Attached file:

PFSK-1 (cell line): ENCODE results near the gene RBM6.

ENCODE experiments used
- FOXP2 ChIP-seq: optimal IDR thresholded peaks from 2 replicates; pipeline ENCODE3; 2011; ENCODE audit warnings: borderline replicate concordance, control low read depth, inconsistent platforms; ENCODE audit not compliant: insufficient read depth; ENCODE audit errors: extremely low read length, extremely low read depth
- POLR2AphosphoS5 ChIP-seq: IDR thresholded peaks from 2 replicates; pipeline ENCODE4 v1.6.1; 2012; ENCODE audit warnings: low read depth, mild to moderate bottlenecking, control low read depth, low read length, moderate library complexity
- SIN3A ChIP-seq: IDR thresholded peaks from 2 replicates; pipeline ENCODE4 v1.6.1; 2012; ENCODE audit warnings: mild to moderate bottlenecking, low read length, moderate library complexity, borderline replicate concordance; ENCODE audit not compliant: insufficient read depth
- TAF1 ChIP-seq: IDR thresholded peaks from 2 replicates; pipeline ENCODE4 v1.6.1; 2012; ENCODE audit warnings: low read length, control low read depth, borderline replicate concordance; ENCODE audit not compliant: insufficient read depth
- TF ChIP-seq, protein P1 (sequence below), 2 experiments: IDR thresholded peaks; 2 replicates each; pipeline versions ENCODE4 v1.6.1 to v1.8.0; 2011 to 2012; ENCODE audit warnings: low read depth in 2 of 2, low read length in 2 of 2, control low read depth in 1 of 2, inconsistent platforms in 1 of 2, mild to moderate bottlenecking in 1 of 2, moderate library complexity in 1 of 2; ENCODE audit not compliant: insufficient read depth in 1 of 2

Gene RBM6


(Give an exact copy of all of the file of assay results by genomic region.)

PFSK-1 (cell line): ENCODE results near the gene RBM6.

ENCODE experiments used
- FOXP2 ChIP-seq: optimal IDR thresholded peaks from 2 replicates; pipeline ENCODE3; 2011; ENCODE audit warnings: borderline replicate concordance, control low read depth, inconsistent platforms; ENCODE audit not compliant: insufficient read depth; ENCODE audit errors: extremely low read length, extremely low read depth
- POLR2AphosphoS5 ChIP-seq: IDR thresholded peaks from 2 replicates; pipeline ENCODE4 v1.6.1; 2012; ENCODE audit warnings: low read depth, mild to moderate bottlenecking, control low read depth, low read length, moderate library complexity
- SIN3A ChIP-seq: IDR thresholded peaks from 2 replicates; pipeline ENCODE4 v1.6.1; 2012; ENCODE audit warnings: mild to moderate bottlenecking, low read length, moderate library complexity, borderline replicate concordance; ENCODE audit not compliant: insufficient read depth
- TAF1 ChIP-seq: IDR thresholded peaks from 2 replicates; pipeline ENCODE4 v1.6.1; 2012; ENCODE audit warnings: low read length, control low read depth, borderline replicate concordance; ENCODE audit not compliant: insufficient read depth
- TF ChIP-seq, protein P1 (sequence below), 2 experiments: IDR thresholded peaks; 2 replicates each; pipeline versions ENCODE4 v1.6.1 to v1.8.0; 2011 to 2012; ENCODE audit warnings: low read depth in 2 of 2, low read length in 2 of 2, control low read depth in 1 of 2, inconsistent platforms in 1 of 2, mild to moderate bottlenecking in 1 of 2, moderate library complexity in 1 of 2; ENCODE audit not compliant: insufficient read depth in 1 of 2

Gene RBM6